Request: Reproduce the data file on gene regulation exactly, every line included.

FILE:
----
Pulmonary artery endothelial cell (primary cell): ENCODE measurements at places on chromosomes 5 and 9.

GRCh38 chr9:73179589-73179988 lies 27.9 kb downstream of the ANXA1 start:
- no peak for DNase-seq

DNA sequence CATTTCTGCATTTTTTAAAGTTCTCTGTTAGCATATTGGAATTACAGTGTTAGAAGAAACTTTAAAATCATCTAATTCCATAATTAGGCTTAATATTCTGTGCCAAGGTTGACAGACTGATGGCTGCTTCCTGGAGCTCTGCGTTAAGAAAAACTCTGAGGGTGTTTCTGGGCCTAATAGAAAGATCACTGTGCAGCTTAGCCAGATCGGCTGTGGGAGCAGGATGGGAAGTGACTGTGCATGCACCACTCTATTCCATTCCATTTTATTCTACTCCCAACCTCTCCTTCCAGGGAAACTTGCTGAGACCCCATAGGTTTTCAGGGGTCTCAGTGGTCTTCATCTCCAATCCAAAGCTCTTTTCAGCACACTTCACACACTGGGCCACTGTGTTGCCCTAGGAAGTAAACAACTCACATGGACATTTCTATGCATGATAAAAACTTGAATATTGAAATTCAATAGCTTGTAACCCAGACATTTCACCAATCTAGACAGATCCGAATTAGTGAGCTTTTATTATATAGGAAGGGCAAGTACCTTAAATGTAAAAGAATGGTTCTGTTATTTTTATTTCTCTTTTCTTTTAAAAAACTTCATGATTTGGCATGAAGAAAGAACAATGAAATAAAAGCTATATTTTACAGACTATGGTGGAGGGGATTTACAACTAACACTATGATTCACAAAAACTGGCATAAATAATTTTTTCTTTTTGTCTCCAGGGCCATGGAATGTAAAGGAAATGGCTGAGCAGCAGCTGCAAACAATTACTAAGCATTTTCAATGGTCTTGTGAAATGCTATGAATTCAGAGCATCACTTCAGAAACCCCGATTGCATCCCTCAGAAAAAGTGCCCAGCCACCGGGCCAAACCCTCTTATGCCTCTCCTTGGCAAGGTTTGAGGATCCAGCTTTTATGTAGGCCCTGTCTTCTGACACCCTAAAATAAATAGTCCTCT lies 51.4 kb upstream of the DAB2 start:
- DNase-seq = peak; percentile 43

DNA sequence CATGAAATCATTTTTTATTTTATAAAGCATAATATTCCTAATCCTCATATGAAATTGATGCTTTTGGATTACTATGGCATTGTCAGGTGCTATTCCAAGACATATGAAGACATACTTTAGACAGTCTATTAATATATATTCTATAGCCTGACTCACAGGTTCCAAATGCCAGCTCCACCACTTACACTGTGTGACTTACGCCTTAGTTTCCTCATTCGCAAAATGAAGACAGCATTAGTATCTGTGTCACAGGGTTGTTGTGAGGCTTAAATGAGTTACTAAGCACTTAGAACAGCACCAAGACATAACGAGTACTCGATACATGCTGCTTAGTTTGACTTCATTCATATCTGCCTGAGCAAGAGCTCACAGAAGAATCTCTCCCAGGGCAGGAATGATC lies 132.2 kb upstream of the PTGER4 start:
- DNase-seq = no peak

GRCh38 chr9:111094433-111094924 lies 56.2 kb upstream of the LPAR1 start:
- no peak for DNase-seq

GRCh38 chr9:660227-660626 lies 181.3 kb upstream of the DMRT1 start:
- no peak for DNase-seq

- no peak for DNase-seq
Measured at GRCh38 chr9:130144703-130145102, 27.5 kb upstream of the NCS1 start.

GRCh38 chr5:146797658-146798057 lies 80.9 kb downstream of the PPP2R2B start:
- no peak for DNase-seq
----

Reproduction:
Pulmonary artery endothelial cell (primary cell): ENCODE measurements at places on chromosomes 5 and 9.

GRCh38 chr9:73179589-73179988 lies 27.9 kb downstream of the ANXA1 start:
- no peak for DNase-seq

DNA sequence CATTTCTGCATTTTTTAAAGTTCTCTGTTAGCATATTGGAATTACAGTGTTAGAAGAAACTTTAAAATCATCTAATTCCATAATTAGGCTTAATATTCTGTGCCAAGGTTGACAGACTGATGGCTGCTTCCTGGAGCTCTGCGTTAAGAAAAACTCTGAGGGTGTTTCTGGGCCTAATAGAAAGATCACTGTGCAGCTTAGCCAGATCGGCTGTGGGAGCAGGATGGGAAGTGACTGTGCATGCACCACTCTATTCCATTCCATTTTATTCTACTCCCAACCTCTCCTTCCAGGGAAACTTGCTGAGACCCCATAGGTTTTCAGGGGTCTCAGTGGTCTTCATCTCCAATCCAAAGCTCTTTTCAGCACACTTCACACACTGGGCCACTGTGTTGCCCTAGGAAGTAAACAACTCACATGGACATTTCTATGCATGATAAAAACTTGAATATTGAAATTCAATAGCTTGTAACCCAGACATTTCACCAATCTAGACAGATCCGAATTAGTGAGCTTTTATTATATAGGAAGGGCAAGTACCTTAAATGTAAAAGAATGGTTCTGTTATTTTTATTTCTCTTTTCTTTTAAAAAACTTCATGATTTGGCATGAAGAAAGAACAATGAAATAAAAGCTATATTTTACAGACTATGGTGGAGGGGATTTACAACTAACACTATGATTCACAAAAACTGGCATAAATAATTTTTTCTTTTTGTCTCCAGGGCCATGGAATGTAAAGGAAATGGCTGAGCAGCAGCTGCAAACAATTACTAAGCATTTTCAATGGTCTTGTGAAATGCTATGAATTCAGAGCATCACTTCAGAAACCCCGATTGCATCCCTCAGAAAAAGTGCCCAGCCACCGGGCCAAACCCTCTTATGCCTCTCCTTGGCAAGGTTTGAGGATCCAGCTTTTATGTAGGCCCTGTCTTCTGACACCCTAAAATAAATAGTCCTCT lies 51.4 kb upstream of the DAB2 start:
- DNase-seq = peak; percentile 43

DNA sequence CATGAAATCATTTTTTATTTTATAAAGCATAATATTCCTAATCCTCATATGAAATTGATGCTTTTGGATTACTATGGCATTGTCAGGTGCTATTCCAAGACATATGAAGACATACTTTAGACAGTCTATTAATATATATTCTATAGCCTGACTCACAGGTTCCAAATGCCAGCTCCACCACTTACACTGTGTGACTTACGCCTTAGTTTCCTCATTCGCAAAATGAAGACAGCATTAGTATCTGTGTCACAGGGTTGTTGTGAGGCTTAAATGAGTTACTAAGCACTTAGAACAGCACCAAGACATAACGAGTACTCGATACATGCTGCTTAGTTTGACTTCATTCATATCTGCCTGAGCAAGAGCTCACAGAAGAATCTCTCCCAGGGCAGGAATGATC lies 132.2 kb upstream of the PTGER4 start:
- DNase-seq = no peak

GRCh38 chr9:111094433-111094924 lies 56.2 kb upstream of the LPAR1 start:
- no peak for DNase-seq

GRCh38 chr9:660227-660626 lies 181.3 kb upstream of the DMRT1 start:
- no peak for DNase-seq

- no peak for DNase-seq
Measured at GRCh38 chr9:130144703-130145102, 27.5 kb upstream of the NCS1 start.

GRCh38 chr5:146797658-146798057 lies 80.9 kb downstream of the PPP2R2B start:
- no peak for DNase-seq